While the solution to access to affordable housing often focusses on provision of the finished product, Radar understands that in order to complete a home there is an entire value chain behind it and, as a company that owns some of the key components of the property and construction value chain, RHL is uniquely positioned to make a widespread impact in solving the challenge of sustainable urbanisation in Zimbabwe.
The company is in the process of implementing a project that will see to the provision of completed affordable housing through its Radar Properties subsidiary, and it also caters to other links in the value chain through MacDonald Bricks, which is a manufacturer of low-cost but high quality bricks and the organisation’s earthmoving equipment division, Replants Africa Investments (Pvt) Ltd.
RHL’s structure allows the company to leverage synergies among its subsidiaries by creating a mutually beneficial ecosystem for its operations and through its brick manufacturing and earthmoving equipment services the company is also able to supply other companies and projects with low-cost construction products and services, thereby expanding RHL impact and reach beyond its own property development projects.

MC: What have been the major problems you have been facing over the years?

EH: Despite the severe foreign currency shortages facing the country, Zimbabwe continues to import bricks from South Africa and Botswana. Local companies like Macdonald Bricks have been making investments that enable us to produce the same quality of product as the imports.

To allow the local industry to grow, we implore the authorities to act on this. The shortage of power has hampered production in our factories. Foreign currency shortages have delayed or stalled the expansion projects we had lined up as the investments require imports. Our businesses deal in capital goods that require consistent policies to enable decision making by customers. The frequent policy changes have made investment decisions by our customers very difficult.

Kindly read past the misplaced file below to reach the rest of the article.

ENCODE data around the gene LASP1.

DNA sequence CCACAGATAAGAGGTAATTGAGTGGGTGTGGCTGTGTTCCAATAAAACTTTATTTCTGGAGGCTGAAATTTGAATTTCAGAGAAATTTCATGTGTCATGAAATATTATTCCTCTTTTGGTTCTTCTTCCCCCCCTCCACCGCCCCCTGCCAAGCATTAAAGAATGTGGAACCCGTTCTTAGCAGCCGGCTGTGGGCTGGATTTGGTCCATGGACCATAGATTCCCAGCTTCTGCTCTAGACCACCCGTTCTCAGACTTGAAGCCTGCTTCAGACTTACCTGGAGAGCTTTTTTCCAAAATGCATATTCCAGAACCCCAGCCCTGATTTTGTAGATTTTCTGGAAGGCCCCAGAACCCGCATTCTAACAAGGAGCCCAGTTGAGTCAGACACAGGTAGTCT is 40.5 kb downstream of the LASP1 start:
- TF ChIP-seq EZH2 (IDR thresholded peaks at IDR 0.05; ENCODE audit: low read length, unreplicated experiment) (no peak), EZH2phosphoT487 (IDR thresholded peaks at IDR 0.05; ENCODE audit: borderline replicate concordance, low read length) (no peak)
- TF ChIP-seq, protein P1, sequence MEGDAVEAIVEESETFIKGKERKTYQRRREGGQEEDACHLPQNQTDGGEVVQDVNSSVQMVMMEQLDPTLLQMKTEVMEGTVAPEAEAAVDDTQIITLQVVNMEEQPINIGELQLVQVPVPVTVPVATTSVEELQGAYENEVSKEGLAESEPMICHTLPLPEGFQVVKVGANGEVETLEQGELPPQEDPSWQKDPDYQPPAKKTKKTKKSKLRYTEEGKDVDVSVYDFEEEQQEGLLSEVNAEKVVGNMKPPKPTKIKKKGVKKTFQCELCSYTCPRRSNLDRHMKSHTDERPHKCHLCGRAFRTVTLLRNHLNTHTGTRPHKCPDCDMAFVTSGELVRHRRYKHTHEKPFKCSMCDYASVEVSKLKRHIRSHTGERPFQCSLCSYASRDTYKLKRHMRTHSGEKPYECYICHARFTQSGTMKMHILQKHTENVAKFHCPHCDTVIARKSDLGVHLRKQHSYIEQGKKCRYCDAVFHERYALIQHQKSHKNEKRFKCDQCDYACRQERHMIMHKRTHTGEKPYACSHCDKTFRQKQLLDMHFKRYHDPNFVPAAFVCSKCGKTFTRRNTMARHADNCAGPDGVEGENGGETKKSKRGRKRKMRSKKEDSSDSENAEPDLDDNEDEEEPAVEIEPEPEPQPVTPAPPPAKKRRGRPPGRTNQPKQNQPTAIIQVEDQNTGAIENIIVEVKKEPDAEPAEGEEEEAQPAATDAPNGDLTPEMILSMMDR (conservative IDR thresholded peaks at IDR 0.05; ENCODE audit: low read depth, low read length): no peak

MC: What is your comment on the overall existence and operations of your industry in Zimbabwe?

EH: Given that all of Radar Holdings subsidiaries operate in construction and property aligned sectors, the target markets for each are very similar with products and services offered appealing to both individual and institutional market segments. With regards to individuals, although everyone requires housing, not everyone can afford it.

Rapid urbanisation has resulted in local demand for decent housing outweighing supply especially in Zimbabwe’s major cities Harare, Bulawayo, Gweru and Mutare. The country’s housing backlog is estimated at 1,4 million with 500 000 of these homes required in Harare alone. With regards to the diaspora market, three to four million Zimbabweans reside outside the country and it is that about 60% of the population living outside Zimbabwe’s borders are interested in investing at home.

Housing prices have been on the rise due to the devaluation of the local currency with sellers preferring foreign currency as payment for their properties and alternatively accepting payment in RTGS dollars, but at steep exchange rates.

The brick market is also experiencing similar demand and supply gaps which has resulted in the import of bricks to cover the deficit, especially for face bricks.

Currently, the brick manufacturing plants are selling close to 100% of output, with a production buffer being strategically maintained. The housing backlog of 1,4 million is a clear indicator of the ready demand in the market.

MC: What else do you need to see in place for the viability of your operations?

EH: Support for import substituting capital investments and we need the basics for our operations, electricity, fuel, foreign currency and even general liquidity.